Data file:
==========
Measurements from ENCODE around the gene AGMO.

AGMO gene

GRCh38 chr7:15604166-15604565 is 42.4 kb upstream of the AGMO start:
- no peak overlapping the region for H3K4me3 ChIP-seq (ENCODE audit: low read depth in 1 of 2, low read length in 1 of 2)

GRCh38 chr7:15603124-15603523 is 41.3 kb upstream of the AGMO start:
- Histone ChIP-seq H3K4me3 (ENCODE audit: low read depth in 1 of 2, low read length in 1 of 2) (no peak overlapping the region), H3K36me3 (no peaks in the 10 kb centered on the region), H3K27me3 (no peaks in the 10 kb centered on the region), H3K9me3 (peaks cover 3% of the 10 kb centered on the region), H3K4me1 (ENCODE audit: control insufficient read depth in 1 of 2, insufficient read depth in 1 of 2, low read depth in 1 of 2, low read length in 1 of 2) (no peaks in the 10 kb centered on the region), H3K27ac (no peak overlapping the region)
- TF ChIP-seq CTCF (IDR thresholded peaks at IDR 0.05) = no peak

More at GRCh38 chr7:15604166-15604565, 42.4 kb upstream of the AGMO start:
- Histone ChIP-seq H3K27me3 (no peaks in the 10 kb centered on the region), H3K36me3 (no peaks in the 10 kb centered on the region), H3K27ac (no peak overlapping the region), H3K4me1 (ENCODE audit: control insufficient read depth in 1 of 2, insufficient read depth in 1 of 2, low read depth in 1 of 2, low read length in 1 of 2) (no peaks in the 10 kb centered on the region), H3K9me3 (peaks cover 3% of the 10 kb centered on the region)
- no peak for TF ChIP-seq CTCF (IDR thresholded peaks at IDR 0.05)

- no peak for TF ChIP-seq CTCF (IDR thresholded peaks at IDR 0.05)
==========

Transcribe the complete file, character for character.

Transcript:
Measurements from ENCODE around the gene AGMO.

AGMO gene

GRCh38 chr7:15604166-15604565 is 42.4 kb upstream of the AGMO start:
- no peak overlapping the region for H3K4me3 ChIP-seq (ENCODE audit: low read depth in 1 of 2, low read length in 1 of 2)

GRCh38 chr7:15603124-15603523 is 41.3 kb upstream of the AGMO start:
- Histone ChIP-seq H3K4me3 (ENCODE audit: low read depth in 1 of 2, low read length in 1 of 2) (no peak overlapping the region), H3K36me3 (no peaks in the 10 kb centered on the region), H3K27me3 (no peaks in the 10 kb centered on the region), H3K9me3 (peaks cover 3% of the 10 kb centered on the region), H3K4me1 (ENCODE audit: control insufficient read depth in 1 of 2, insufficient read depth in 1 of 2, low read depth in 1 of 2, low read length in 1 of 2) (no peaks in the 10 kb centered on the region), H3K27ac (no peak overlapping the region)
- TF ChIP-seq CTCF (IDR thresholded peaks at IDR 0.05) = no peak

More at GRCh38 chr7:15604166-15604565, 42.4 kb upstream of the AGMO start:
- Histone ChIP-seq H3K27me3 (no peaks in the 10 kb centered on the region), H3K36me3 (no peaks in the 10 kb centered on the region), H3K27ac (no peak overlapping the region), H3K4me1 (ENCODE audit: control insufficient read depth in 1 of 2, insufficient read depth in 1 of 2, low read depth in 1 of 2, low read length in 1 of 2) (no peaks in the 10 kb centered on the region), H3K9me3 (peaks cover 3% of the 10 kb centered on the region)
- no peak for TF ChIP-seq CTCF (IDR thresholded peaks at IDR 0.05)

- no peak for TF ChIP-seq CTCF (IDR thresholded peaks at IDR 0.05)